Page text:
Google releases its new mobile phone – and it’s cheaper than the iPhone

Internet search giant Google released its long awaited mobile phone overnight, which was developed by manufacturer HTC and released with telecommunications group T-Mobile.

Google phone

The smartphone war continues.

Internet search giant Google released its long awaited mobile phone overnight, which was developed by manufacturer HTC and released with telecommunications group T-Mobile.

The T-Mobile HTC Dream, or G1, is the first to run on Google’s Android software and will be available from 22 October in the US at $US179, over $20 cheaper than Apple’s 3G iPhone device.

Google acquired mobile phone software developer Android in 2005, prompting rumours the internet giant would be planning the release of a mobile phone device.

An Australian release date is yet to be set.

The phone offers similar features to the iPhone and RIM’s BlackBerry including a touch screen, high-speed internet, Wi-Fi capability, instant messaging and email facilities.

The G1 comes in three colours and features a slide-out qwerty keyboard, while also boasting capability with Google software applications, including Google Maps and g-mail.

The phone also features a dedicated player for YouTube, the video hosting site acquired by Google in 2006.

In a challenge to Apple’s iTunes music store, the G1 allows users access to Amazon’s MP3 music store with a catalogue of more than six million tracks. But similar to the iPhone, the G1 will also feature applications available for download in the “Android Market”.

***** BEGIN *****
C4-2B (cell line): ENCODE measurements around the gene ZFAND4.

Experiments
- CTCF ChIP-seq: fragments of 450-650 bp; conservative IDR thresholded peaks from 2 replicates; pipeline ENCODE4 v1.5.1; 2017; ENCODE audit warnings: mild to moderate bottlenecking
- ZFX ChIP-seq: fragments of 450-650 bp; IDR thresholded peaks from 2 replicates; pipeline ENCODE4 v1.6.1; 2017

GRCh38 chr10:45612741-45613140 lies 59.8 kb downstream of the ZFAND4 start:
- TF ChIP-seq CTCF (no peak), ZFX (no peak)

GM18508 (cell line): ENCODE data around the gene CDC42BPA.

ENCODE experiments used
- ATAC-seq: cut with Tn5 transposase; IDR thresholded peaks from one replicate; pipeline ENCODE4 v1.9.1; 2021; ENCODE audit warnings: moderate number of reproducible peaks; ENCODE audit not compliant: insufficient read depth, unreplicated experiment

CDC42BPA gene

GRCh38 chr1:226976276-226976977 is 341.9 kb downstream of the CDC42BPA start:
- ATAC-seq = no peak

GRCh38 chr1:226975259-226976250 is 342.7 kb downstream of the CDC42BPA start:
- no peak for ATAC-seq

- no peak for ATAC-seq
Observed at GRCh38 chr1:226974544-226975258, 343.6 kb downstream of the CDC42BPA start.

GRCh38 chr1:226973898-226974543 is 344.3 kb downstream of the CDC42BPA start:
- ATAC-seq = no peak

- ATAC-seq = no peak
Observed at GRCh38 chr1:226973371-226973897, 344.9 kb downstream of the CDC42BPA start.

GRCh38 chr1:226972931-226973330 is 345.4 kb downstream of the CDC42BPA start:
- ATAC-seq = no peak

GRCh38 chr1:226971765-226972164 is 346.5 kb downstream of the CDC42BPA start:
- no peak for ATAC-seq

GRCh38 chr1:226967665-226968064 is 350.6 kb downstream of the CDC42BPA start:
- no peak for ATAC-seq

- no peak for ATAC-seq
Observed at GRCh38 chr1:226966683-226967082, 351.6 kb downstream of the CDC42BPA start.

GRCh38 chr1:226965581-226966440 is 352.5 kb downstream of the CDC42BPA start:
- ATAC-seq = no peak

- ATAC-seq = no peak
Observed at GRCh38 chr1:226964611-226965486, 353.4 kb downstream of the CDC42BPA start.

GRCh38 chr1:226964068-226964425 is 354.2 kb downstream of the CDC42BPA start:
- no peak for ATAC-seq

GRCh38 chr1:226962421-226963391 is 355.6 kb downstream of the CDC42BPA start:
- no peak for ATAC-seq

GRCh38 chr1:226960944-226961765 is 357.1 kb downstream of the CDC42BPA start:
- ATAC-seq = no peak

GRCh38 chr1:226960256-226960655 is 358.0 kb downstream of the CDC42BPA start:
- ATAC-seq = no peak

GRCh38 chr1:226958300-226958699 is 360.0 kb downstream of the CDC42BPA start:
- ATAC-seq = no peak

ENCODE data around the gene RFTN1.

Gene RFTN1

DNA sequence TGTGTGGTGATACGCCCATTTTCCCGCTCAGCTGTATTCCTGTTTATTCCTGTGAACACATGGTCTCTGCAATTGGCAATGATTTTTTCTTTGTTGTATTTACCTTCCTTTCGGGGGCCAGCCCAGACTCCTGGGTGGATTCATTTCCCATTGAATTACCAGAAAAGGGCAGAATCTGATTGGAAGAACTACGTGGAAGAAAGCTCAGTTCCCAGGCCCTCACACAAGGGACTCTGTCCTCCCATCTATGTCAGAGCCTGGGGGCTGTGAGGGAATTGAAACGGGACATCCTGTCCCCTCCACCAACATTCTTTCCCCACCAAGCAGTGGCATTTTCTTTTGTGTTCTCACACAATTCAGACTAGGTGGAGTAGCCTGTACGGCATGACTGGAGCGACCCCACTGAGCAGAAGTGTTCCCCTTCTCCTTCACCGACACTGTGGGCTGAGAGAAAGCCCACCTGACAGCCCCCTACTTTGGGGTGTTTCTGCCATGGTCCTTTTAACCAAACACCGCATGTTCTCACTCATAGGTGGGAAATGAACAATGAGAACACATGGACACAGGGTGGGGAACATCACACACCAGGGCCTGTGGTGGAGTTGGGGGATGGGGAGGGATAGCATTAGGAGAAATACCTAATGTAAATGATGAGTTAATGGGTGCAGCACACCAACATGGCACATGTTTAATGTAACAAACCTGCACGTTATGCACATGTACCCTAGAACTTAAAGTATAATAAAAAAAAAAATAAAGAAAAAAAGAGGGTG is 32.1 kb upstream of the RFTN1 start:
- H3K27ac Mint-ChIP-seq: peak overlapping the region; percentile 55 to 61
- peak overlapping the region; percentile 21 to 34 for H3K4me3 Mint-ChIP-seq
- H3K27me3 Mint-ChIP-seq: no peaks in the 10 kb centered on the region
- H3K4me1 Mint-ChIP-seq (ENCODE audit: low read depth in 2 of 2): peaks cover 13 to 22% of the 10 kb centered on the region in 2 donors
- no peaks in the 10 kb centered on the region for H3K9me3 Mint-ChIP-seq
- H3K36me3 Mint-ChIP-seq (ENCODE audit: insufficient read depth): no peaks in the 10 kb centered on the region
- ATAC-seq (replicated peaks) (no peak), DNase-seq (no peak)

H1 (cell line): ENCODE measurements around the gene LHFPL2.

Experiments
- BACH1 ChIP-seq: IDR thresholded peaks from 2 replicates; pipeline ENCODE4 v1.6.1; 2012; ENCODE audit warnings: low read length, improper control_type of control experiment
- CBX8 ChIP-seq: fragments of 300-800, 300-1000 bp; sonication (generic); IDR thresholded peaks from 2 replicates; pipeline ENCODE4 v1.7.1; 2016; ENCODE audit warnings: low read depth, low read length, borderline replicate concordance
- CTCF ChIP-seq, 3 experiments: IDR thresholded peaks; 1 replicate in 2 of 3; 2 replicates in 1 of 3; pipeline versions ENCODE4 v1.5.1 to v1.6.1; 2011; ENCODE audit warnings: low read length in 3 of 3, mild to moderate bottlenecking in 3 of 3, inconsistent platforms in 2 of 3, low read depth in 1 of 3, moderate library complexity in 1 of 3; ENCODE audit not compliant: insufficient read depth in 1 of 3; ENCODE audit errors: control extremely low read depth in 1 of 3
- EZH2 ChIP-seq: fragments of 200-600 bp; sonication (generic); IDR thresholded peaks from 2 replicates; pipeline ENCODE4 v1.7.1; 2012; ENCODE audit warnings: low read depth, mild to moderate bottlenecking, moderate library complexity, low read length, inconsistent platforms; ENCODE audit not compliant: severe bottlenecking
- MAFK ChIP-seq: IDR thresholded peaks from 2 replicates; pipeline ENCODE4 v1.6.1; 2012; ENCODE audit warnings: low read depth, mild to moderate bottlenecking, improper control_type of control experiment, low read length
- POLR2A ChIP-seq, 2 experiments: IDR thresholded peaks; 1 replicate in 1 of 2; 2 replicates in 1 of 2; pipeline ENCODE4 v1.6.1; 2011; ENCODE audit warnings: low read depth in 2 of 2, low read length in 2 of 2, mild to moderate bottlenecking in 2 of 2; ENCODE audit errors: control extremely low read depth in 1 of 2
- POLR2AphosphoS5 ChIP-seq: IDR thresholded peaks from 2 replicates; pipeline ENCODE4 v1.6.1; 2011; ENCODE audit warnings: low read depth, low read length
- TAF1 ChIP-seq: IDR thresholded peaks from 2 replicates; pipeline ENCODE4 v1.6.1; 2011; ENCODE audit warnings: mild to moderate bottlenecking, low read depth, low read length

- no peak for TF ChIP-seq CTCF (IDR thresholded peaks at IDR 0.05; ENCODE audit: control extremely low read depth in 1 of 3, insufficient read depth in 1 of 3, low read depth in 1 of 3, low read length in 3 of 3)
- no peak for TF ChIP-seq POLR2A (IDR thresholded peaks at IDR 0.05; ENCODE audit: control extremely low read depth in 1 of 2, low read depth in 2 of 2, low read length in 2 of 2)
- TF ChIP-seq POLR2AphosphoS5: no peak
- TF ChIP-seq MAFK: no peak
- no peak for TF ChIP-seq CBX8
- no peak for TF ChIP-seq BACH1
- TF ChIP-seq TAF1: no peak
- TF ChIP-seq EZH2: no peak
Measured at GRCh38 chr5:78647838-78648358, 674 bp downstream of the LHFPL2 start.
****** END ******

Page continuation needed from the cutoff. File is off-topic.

But unlike the iPhone, the source code for writing these applications is publically available, allowing any user to create new applications to use and spread across the internet.

Google phone

Google promotes the use of open-source software development and formed the “Open Handset Alliance” in 2007 to help develop the Android Software, with groups such as Intel, Motorola, T-Mobile and LG taking part.

But some say the G1 has a long way to go before catching up to Apple’s iPhone. ITWire.com telecommunications editor Stuart Corner says the device lacks the sort of recognition that makes the iPhone so popular.

“The thing it doesn’t have is brand backing,” Corner says, but admits he hasn’t looked closely at all the G1’s features and applications.

“Obviously Google is a huge brand, but it’s not necessarily going to help the phone all that much,” he says. “If you think of the iPhone, it’s part of the whole Apple ecosystem, which gives it enormous clout and a unique advantage.

“I’m not sure how much the G1 is going to be able to ride on the back of any integration with any Google services,” Corner says.

Google share prices rose 7.38% in the US to $US437.52 after the launch.

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